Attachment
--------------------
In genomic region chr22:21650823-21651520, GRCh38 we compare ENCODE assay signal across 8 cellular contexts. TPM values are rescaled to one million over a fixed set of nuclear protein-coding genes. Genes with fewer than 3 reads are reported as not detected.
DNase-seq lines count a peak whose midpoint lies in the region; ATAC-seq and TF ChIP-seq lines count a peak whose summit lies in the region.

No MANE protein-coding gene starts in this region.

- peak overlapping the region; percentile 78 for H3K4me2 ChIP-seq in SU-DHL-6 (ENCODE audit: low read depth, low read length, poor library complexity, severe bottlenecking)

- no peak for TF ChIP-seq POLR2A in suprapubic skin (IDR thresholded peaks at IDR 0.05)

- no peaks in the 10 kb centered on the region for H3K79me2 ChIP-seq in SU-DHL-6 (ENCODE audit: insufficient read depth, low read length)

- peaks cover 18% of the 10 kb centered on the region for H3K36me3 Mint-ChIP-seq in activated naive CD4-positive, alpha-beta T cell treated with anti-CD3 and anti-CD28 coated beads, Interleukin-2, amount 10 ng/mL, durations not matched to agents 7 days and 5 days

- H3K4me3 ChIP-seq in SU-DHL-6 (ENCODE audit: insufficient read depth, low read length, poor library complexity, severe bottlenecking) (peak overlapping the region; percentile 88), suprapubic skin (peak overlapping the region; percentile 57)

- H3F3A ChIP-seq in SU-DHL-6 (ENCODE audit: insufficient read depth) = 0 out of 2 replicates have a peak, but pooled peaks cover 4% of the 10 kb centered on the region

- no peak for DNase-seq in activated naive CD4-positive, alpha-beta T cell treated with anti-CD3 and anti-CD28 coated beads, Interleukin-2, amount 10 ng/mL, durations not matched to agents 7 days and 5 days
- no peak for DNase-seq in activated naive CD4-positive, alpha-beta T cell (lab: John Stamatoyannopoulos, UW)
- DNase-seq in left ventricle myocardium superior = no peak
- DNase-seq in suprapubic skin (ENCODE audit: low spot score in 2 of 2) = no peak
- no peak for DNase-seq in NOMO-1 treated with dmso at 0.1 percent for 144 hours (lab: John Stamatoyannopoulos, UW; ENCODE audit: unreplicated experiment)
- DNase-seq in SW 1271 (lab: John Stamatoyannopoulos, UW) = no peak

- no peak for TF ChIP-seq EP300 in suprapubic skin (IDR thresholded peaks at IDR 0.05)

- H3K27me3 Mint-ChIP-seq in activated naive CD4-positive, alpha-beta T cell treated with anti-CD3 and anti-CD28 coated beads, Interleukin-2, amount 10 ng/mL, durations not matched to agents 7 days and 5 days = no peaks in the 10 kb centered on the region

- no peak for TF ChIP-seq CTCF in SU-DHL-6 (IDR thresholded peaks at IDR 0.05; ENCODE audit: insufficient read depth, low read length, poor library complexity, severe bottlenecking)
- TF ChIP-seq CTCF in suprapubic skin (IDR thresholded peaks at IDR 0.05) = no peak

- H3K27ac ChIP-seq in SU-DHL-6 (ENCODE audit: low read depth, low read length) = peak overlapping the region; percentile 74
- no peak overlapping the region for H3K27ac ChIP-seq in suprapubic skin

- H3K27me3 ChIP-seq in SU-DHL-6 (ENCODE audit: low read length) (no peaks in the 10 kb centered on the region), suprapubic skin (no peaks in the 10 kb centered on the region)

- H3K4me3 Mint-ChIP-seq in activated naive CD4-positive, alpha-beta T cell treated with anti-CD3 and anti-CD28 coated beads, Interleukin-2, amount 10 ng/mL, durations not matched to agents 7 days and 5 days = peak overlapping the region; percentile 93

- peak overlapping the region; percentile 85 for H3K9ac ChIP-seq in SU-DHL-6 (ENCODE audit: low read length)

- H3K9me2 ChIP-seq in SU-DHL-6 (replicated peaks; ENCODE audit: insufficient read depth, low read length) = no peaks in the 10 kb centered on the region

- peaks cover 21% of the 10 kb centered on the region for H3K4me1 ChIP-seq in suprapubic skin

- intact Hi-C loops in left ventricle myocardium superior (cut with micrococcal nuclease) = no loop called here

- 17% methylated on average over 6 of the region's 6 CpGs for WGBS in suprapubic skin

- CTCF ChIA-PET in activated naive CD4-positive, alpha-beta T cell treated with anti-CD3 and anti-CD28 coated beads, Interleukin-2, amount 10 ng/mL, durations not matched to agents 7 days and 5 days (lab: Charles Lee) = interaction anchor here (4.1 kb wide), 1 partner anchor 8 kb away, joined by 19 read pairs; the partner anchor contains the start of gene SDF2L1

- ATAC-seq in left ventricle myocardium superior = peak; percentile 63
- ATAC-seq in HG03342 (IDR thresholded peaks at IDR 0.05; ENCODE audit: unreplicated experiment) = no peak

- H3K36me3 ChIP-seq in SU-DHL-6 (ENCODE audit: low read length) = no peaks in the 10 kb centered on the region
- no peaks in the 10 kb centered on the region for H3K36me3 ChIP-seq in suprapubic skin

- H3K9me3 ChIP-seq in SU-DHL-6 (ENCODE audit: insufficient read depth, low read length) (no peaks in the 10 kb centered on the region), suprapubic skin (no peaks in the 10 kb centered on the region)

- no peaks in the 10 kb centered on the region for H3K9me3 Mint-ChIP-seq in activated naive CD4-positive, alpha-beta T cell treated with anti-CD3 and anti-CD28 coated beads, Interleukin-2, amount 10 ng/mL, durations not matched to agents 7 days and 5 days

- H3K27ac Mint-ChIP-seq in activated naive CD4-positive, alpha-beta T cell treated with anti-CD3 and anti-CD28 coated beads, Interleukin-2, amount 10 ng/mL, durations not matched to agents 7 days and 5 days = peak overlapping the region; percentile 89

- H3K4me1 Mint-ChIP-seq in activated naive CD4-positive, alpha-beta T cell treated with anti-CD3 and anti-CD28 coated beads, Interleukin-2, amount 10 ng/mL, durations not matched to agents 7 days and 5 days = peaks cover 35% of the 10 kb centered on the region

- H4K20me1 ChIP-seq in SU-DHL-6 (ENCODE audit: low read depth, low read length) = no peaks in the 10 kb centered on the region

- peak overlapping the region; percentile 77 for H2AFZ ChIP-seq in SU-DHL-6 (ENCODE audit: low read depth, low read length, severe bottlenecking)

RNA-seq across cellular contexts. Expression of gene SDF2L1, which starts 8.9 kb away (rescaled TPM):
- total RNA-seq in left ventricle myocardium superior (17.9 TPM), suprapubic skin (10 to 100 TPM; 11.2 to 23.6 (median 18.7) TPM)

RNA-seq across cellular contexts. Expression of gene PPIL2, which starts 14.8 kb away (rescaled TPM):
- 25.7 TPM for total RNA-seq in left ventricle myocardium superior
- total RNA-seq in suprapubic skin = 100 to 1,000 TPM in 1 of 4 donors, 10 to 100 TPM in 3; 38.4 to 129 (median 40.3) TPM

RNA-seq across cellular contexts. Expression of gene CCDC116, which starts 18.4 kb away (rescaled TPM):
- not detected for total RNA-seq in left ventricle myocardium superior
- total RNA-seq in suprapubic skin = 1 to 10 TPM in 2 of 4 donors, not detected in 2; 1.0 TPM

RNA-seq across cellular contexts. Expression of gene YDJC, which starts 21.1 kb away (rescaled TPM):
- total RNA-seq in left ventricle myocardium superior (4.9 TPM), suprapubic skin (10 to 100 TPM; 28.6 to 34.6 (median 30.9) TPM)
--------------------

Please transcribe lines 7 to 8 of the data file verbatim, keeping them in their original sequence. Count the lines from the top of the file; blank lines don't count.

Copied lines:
- peaks cover 18% of the 10 kb centered on the region for H3K36me3 Mint-ChIP-seq in activated naive CD4-positive, alpha-beta T cell treated with anti-CD3 and anti-CD28 coated beads, Interleukin-2, amount 10 ng/mL, durations not matched to agents 7 days and 5 days

- H3K4me3 ChIP-seq in SU-DHL-6 (ENCODE audit: insufficient read depth, low read length, poor library complexity, severe bottlenecking) (peak overlapping the region; percentile 88), suprapubic skin (peak overlapping the region; percentile 57)